A template and a bridge
The code is not only there to replace the current containment, it also serves as a template for new developments. With the new containment bindings in place, it is now very easy to create your own containment, modify someone else’s and publish them to share them. The containment shown is just one example for what we can do with the QML integration features in Plasma. As Plasmoid packages are architecture independent, this of course works across devices and different workspaces.
The work that is upcoming in Plasma Desktop is further bridging the gap between Plasma’s interfaces for different devices and formfactors. Some of its code has been introduced in Plasma Active, and is now available in a more generic fashion also for Plasma Desktop (and Netbook). This brings us closer to one of our goals, having only one shell that dynamically loads a suitable interface (Containment, Widgets) for a given formfactor, use case, output device, etc.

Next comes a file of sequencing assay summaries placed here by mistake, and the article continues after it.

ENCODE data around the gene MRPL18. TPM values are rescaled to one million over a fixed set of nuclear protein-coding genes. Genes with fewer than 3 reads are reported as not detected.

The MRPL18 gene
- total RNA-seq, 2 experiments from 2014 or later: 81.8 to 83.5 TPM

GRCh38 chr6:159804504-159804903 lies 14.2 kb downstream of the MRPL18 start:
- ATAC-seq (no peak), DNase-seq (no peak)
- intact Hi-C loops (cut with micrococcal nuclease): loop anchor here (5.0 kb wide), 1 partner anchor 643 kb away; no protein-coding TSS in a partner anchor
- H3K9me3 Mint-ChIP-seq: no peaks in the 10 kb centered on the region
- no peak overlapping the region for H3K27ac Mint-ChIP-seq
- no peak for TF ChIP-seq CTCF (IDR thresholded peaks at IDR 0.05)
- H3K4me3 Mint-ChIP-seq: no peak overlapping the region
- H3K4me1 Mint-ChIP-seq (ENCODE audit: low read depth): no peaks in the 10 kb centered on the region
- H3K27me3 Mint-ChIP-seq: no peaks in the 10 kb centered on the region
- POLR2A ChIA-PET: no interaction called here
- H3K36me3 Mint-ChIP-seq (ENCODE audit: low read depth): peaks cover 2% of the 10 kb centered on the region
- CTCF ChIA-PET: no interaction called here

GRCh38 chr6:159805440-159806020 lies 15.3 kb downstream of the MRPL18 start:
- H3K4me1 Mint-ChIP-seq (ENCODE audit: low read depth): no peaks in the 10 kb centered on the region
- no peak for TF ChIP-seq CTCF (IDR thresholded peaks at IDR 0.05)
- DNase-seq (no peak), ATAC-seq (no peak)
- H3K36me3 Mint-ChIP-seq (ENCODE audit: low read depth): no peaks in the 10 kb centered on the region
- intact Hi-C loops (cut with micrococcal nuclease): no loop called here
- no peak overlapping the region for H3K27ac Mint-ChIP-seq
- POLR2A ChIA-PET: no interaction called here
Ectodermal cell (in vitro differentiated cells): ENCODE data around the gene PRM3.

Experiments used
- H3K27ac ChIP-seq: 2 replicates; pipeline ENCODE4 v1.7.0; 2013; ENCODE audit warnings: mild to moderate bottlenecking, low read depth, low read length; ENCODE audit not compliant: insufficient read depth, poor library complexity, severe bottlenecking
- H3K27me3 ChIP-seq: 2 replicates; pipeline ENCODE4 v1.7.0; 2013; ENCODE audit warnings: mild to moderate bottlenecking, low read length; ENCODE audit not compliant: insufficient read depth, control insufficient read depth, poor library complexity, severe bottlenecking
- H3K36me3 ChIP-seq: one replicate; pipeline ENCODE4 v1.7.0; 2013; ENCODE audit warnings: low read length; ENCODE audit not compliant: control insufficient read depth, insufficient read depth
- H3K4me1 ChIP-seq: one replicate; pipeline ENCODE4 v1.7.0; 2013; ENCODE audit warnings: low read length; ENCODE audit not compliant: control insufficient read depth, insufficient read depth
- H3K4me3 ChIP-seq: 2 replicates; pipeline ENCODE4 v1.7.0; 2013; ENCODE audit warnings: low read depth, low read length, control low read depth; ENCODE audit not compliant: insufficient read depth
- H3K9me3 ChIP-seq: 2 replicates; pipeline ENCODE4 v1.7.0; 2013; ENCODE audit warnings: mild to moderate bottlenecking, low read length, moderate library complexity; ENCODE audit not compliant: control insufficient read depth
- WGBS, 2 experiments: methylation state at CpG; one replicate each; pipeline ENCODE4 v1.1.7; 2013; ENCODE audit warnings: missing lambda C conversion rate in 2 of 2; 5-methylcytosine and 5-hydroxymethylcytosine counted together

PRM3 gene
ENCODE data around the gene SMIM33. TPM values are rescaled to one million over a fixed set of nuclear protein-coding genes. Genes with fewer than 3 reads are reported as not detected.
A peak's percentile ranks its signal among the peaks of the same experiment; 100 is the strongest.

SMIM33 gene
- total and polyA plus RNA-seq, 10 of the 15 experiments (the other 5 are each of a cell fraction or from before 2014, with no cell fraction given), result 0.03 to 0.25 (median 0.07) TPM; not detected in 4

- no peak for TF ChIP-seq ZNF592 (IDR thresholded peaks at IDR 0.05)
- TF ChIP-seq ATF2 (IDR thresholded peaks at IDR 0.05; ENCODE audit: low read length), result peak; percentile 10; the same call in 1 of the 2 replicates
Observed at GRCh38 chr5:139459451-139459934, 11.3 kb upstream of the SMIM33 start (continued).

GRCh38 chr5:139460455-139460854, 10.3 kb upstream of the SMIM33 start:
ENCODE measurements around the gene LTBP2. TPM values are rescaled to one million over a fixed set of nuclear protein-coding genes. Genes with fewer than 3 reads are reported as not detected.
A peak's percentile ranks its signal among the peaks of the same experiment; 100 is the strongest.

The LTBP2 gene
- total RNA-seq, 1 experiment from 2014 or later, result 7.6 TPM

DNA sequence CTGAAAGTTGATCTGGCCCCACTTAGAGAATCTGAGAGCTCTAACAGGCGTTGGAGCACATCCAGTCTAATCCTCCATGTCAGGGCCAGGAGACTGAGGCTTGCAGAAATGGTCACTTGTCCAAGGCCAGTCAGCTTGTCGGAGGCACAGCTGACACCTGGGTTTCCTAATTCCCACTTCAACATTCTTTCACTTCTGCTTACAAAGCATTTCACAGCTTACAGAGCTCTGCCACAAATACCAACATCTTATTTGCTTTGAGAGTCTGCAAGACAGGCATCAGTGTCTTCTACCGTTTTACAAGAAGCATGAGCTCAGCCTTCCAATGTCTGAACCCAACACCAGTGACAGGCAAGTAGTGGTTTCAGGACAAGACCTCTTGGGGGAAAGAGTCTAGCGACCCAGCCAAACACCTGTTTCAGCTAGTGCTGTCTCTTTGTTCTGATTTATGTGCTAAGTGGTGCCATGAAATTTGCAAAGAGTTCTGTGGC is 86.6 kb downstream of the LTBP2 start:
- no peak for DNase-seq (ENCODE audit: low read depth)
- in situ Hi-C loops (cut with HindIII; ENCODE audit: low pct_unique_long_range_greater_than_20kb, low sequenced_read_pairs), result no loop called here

Give it a spin
If you’re interested and would like to try it (we appreciate feedback, it’s especially valuable in this phase!), there are two ways to get this containment. The minimal requirement for it is Plasma 4.10-beta1.
If you’re using git, you will find the code in the branch called “plasma/sebas/desktop-qml”, just check it out and build it, install it, run kbuildsycoca4, and you’re done.
If you are using the packages, you can easily install the following two Plasmoid packages to your system:
If your system is using a version prior to KDE SC 4.10-beta1, the packages will install, but not work.
The following commands install the necessary Plasma packages into your home KDE install directory.